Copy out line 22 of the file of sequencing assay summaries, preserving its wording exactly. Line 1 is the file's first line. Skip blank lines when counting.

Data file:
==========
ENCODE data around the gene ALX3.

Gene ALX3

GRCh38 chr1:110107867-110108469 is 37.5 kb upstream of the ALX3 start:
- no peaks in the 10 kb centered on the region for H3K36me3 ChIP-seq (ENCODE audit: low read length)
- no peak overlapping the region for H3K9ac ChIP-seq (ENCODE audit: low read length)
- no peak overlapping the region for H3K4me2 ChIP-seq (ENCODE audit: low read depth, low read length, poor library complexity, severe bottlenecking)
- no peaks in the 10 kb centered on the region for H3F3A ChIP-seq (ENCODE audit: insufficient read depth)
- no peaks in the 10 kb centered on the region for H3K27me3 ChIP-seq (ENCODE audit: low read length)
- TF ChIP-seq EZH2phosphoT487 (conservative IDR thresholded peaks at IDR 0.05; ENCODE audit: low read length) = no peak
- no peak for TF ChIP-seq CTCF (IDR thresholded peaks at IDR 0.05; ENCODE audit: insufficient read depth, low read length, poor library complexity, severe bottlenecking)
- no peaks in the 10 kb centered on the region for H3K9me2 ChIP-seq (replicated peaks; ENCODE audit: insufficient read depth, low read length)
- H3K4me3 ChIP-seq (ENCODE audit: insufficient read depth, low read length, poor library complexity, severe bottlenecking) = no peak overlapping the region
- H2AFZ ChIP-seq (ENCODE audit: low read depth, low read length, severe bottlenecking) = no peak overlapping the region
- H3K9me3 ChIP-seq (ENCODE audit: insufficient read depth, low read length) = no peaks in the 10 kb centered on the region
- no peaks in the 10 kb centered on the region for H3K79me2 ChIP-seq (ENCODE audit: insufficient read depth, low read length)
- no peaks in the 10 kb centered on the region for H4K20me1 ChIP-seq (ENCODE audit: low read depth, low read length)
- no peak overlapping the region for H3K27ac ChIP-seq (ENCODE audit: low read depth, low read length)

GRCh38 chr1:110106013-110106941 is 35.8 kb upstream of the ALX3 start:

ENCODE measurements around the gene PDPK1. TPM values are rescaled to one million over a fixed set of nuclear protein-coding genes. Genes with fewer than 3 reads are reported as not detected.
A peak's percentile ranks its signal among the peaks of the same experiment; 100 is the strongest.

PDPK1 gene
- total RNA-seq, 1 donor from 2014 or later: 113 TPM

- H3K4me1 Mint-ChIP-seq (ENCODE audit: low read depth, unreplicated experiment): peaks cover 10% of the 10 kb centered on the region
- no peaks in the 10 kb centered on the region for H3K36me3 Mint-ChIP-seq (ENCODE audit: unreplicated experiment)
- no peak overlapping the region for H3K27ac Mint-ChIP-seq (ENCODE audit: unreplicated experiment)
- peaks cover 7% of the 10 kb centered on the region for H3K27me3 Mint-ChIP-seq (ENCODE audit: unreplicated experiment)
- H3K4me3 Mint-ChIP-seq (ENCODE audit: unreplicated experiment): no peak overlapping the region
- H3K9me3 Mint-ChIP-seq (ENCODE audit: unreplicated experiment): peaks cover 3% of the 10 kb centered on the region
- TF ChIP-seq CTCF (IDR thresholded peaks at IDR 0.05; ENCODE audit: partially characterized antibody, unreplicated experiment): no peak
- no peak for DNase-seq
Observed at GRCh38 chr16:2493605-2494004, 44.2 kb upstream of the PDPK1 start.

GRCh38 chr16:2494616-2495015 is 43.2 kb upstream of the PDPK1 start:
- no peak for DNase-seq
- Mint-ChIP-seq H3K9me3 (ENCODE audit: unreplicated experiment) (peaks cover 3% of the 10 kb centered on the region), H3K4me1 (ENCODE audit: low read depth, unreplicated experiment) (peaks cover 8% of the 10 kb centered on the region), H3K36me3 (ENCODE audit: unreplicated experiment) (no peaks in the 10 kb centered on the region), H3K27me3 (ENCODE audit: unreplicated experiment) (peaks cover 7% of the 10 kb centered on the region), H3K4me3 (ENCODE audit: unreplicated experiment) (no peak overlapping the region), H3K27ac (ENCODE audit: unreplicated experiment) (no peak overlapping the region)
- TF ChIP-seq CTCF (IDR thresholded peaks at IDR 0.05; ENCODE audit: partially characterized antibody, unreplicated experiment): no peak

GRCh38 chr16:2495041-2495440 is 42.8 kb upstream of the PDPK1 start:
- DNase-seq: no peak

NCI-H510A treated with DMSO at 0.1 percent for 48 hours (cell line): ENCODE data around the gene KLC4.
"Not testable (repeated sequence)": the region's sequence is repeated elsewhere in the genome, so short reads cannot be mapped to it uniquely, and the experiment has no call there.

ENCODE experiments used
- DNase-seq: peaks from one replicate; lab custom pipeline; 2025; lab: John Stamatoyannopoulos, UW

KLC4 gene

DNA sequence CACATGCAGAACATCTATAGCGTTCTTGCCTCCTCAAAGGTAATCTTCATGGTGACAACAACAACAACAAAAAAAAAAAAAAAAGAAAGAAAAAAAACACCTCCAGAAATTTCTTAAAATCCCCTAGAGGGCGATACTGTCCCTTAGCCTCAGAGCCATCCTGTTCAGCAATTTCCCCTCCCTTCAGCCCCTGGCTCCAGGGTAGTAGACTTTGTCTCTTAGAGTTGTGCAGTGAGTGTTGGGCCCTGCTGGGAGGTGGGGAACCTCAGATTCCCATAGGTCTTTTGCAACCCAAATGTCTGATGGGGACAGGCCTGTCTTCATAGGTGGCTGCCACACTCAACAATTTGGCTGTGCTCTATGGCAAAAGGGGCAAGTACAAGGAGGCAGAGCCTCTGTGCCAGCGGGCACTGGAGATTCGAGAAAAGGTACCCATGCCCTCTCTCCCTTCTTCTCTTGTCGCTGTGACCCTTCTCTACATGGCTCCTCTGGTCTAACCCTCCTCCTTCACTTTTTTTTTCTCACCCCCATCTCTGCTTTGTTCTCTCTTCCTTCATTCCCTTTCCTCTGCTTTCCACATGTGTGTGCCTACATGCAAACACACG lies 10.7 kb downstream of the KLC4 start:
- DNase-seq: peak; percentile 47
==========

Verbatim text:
- total RNA-seq, 1 donor from 2014 or later: 113 TPM